Key words: Amnion; Amnion-derived multipotent progenitor (AMP) cells; Amniotic epithelial cells (AECs); Monocytes; Dendritic cells (DCs)

Received April 16, 2013; final acceptance June 28, 2013. Online prepub date: July 11, 2013.
Address correspondence to Richard A. Banas, M.S., Research Associate, Stemnion, Inc., 100 Technology Drive, Suite 200, Pittsburgh, PA 15219-3138, USA. Tel: +1-412-402-9913; Fax: +1-412-452-9480; E-mail: This e-mail address is being protected from spambots. You need JavaScript enabled to view it


Cell Transplantation, Vol. 23, pp. 1127-1142, 2014
0963-6897/14 $90.00 + .00
DOI: http://dx.doi.org/10.3727/096368913X666421
E-ISSN 1555-3892
Copyright © 2014 Cognizant Comm. Corp.
Printed in the USA. All rights reserved

Adult Human Hepatocytes Promote CD4+ T-Cell Hyporesponsiveness Via Interleukin-10-Producing Allogeneic Dendritic Cells

Gwenaelle Sana,* Catherine Lombard,* Olivier Vosters,*† Nawal Jazouli,* Floriane Andre,* Xavier Stephenne,* Francoise Smets,* Mustapha Najimi,* and Etienne M. Sokal*

*Universite Catholique de Louvain and Cliniques Universitaires Saint-Luc, Laboratory of Pediatric Hepatology and Cell Therapy, Brussels, Belgium
†IRIBHM, Universite Libre de Bruxelles, Brussels, Belgium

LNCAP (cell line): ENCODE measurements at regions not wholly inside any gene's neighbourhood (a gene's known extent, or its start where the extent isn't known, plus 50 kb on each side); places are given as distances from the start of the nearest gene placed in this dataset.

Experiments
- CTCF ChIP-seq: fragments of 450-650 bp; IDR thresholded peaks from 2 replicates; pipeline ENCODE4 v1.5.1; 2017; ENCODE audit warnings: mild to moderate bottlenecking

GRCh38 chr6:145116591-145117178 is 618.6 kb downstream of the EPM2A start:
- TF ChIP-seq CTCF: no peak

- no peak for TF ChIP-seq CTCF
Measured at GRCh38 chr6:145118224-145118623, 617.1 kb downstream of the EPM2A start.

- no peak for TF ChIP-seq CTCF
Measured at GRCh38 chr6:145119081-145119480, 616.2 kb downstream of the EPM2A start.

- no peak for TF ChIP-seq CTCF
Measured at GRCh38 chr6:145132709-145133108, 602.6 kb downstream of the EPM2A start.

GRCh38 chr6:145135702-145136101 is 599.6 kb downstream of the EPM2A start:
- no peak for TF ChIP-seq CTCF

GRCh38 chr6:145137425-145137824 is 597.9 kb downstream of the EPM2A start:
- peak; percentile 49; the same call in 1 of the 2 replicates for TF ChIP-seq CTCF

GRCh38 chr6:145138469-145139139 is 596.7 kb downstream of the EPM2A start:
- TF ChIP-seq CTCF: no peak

The success of liver cell therapy remains closely dependent on how well the infused cells can be accepted after transplantation and is directly related to their degree of immunogenicity. In this study, we investigated the in vitro immunogenic properties of isolated human hepatocytes (hHeps) and adult-derived human liver progenitor cells (ADHLPCs), an alternative cell candidate for liver cell transplantation (LCT). The constitutive expression of immune markers was first analyzed on these liver-derived cells by flow cytometry. Human liver-derived cells were then cocultured with allogeneic human adult peripheral blood mononuclear cells (PBMCs), and the resulting activation and proliferation of PBMCs was evaluated, as well as the cytokine levels in the coculture supernatant. The effect of liver-derived cells on monocyte-derived dendritic cell (MoDC) properties was further analyzed in a secondary coculture with naive CD4+ T-cells. We report that hHeps and ADHLPCs expressed human leukocyte antigen (HLA) class I and Fas but did not express HLA-DR, Fas ligand, and costimulatory molecules. hHeps and ADHLPCs did not induce T-cell activation or proliferation. Moreover, hHeps induced a cell contact-dependent production of interleukin (IL)-10 that was not observed with ADHLPCs. The IL-10 was produced by myeloid DC subset characterized by an incomplete mature state. Furthermore, hHep-primed MoDCs induced an antigen-independent hyporesponsiveness of naive CD4+ T lymphocytes that was partially reversed by blocking IL-10, whereas nonprimed MoDCs (i.e., those cultured alone) did not. hHeps and ADHLPCs present a low immunogenic phenotype in vitro. Allogeneic hHeps, but not ADHLPCs, promote a cell contact-dependent production of IL-10 by myeloid DCs, which induces naive CD4+ T-cells antigen-independent hyporesponsiveness.